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This is disappointing and I don't recommend it, either for sports fans or anyone with an interest in the growing and substantial research on fallibilities in human judgment, decision making and use of information. Its basic point is one that is well established, that conventional measures of performance in professional sports are misleading predictors of future performance; examples are pitchers' ERAs and NBA points per game. It repeats the many-times made observations about how often NFL first round quarterback draft picks are bombs. That's well presented and thoroughly documented but in more detail than the use of the findings warrants. Its main point is that overreliance on the wrong data leads to bad economic decisions by managers who should know better. I don't recall any item in the analysis that has not been covered elsewhere. Examples here are: (1) Field managers and coaches in baseball, football and basketball have little impact on team performance, (2) Statistically, it makes sense to go for it on fourth down, (3) Trading up to get a high draft pick is generally a bad deal, economically and in terms of finding the best talent, (4) NBA draft position is a poor predictor of career performance, (5) The NBA "hot hands" streaks are a myth and (6) Isiah Thomas was a truly, truly lousy general manager of the Knicks. Agreed. Agreed.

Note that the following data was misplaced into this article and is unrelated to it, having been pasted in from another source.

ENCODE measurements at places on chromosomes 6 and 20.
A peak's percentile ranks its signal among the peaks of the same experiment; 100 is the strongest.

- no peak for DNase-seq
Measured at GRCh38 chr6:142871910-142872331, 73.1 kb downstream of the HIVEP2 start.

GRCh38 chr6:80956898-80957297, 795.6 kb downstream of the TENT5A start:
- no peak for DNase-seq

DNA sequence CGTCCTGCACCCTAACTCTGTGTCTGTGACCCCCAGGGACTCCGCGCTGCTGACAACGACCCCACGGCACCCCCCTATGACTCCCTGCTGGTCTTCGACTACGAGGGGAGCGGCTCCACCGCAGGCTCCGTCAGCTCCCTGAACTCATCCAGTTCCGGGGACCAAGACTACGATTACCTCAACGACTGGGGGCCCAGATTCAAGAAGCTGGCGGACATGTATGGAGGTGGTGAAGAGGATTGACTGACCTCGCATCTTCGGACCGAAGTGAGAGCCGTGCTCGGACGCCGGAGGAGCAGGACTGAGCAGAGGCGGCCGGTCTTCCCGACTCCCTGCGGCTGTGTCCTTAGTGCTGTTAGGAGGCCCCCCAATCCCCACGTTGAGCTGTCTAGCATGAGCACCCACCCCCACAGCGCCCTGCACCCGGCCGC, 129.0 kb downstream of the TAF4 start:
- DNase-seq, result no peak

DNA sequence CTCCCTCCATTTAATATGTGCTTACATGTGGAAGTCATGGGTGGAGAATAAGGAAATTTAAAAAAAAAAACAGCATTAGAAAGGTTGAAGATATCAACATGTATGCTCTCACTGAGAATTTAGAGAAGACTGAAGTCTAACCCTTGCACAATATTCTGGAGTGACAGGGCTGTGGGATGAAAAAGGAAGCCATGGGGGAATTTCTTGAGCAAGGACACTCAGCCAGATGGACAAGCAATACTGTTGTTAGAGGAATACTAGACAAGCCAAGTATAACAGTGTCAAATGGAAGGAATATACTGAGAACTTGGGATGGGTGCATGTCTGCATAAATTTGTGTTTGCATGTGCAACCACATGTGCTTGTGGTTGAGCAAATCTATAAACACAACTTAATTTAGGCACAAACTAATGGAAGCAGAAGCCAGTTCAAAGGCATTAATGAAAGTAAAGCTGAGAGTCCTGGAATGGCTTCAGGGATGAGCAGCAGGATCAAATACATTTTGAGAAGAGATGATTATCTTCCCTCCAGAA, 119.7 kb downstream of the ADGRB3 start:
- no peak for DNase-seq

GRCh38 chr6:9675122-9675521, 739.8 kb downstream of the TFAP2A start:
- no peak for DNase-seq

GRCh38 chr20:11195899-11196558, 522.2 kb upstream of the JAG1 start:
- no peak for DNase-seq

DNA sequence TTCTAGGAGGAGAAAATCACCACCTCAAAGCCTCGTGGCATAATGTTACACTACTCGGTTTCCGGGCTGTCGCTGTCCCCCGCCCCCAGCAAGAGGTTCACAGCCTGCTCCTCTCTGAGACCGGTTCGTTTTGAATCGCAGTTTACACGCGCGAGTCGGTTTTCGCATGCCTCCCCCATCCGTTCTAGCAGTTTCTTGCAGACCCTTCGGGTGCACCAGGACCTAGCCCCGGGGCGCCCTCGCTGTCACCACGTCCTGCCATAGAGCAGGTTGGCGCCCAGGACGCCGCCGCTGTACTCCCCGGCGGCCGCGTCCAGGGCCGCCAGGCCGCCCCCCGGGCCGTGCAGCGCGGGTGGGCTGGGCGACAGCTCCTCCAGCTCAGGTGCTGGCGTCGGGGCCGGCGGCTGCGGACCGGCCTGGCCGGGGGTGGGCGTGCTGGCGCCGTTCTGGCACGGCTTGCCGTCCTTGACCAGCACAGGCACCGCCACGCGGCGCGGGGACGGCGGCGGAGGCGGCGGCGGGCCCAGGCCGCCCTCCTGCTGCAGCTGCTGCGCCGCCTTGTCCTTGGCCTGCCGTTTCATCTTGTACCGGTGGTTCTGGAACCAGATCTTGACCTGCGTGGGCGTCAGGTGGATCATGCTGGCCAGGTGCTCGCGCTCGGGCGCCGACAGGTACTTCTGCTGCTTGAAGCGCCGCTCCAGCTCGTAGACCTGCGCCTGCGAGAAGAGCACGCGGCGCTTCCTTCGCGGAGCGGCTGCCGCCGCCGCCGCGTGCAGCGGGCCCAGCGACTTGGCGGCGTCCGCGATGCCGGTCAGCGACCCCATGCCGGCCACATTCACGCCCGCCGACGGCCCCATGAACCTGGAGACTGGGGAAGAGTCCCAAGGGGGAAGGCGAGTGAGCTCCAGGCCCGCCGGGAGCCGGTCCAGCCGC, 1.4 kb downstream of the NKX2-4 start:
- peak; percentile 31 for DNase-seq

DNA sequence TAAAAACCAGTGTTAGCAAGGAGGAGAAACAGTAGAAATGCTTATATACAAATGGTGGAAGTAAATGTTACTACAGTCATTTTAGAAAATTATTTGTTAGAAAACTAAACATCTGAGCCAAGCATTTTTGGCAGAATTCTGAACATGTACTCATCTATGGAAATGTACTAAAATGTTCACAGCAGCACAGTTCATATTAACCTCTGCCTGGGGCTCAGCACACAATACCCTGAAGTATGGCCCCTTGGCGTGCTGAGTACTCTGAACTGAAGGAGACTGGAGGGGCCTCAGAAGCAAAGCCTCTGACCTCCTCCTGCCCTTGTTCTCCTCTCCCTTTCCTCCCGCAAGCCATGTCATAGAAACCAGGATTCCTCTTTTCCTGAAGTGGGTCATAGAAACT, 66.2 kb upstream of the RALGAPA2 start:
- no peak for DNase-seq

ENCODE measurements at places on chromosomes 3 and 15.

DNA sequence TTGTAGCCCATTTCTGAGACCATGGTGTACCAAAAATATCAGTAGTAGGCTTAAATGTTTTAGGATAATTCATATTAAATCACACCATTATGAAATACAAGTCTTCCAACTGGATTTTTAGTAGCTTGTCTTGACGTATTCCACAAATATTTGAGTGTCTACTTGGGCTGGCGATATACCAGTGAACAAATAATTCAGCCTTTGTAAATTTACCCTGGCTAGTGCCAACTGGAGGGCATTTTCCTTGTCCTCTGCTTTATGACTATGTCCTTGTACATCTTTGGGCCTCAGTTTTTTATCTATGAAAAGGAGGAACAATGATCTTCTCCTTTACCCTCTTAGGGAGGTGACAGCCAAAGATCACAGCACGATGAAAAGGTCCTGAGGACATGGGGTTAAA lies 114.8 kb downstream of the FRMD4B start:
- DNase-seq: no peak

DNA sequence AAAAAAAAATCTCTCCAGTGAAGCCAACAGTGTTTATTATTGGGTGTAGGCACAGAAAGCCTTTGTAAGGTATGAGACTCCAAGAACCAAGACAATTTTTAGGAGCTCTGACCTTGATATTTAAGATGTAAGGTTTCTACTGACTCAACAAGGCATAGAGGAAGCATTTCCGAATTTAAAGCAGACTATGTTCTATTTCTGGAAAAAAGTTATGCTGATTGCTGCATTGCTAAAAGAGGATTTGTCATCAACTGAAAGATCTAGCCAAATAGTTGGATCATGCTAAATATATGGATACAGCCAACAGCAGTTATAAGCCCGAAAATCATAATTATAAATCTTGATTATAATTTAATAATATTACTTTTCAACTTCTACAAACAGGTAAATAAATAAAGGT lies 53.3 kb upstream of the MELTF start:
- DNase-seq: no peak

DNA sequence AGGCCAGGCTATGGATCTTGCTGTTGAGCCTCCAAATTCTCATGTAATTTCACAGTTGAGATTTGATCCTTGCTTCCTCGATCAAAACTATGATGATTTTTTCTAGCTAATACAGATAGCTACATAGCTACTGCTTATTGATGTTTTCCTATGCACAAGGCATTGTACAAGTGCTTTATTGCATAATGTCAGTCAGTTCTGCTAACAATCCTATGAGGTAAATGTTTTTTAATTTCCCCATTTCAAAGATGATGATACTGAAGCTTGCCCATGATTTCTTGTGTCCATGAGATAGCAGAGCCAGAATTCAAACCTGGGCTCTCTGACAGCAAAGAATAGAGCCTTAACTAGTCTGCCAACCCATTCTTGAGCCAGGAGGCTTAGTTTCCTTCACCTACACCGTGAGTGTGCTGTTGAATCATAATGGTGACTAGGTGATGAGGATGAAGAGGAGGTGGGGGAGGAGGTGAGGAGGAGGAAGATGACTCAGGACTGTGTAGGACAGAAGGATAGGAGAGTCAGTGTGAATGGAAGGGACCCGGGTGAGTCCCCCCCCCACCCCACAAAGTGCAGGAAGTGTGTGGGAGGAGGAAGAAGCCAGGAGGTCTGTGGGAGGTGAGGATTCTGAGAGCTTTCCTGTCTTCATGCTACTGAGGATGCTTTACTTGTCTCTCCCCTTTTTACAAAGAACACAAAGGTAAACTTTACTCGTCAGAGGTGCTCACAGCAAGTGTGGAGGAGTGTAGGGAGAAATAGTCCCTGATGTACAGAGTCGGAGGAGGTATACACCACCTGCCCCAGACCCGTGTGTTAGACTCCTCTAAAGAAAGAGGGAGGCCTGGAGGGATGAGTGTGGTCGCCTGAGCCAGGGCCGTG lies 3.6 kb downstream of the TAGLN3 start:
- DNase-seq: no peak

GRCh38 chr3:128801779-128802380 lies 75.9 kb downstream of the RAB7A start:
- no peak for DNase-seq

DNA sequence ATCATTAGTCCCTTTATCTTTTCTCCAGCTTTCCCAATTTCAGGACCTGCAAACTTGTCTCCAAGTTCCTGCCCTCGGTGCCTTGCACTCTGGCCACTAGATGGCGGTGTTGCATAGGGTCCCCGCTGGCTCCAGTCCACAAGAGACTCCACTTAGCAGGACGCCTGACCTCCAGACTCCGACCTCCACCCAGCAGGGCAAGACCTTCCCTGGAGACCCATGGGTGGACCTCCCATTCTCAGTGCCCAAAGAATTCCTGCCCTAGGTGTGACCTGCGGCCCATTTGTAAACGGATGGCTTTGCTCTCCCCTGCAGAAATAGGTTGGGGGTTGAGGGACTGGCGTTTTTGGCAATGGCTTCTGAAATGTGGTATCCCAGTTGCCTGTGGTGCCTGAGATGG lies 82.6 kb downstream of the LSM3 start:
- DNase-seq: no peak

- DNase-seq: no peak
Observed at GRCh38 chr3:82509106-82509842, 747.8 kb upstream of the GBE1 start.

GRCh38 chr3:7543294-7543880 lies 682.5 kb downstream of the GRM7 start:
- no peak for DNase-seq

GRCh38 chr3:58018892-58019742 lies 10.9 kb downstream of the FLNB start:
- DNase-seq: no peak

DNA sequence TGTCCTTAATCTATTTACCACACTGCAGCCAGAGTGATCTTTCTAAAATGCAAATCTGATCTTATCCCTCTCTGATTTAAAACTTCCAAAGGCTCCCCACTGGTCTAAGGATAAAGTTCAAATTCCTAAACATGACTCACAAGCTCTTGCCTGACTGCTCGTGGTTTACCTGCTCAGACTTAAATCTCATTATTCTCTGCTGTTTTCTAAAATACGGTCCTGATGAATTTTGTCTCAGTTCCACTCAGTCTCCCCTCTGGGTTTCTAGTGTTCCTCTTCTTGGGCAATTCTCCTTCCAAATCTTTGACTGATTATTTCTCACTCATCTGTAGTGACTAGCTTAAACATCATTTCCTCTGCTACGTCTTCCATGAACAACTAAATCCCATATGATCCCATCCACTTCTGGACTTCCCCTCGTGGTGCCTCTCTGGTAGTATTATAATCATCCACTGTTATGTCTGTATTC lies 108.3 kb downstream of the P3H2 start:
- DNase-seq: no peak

The main weakness of the book seems to me that it largely relies on data about individual performance for its core evidence and though it alludes to the context of teams, it is very univariate in its analysis. The authors emphasize this but only in a single footnote. (The regression-based methodology examines only the strength of the linear relationship between two independent variables.) There is no multivariate perspective: the balance of a team's roles within a deliberate defense-offense strategy, career injuries, character burnouts and dysfunctions, owners, franchise history and the many contextual economic factors such as player caps and guaranteed contracts. It's almost all about individual stars only. The selected examples seem casual and arbitrary. In a book that argues that the role of the coach is minimal, for instance, there is no mention of, among others, Bill Belichick, Bill Walsh and Scotty Bowman, as counterexamples or confirmatory ones to be explained through the same methodology of data analysis. None of these are even mentioned once and Isiah Thomas and Alan Inverson are given far too many pages. There is no consideration of what I suspect explains the dynamics of performance, which is the nature of sports teams as a social organization comparable to that of most Fortune 1000 firms and very much driven by short-term career, management and market pressures. Given that the univariate analysis shows that no figure explains more than a fraction of the variance in the linear regression analysis, then there simply must be a multivariate methodology for any conclusions to be drawn about the nature of the decision making process.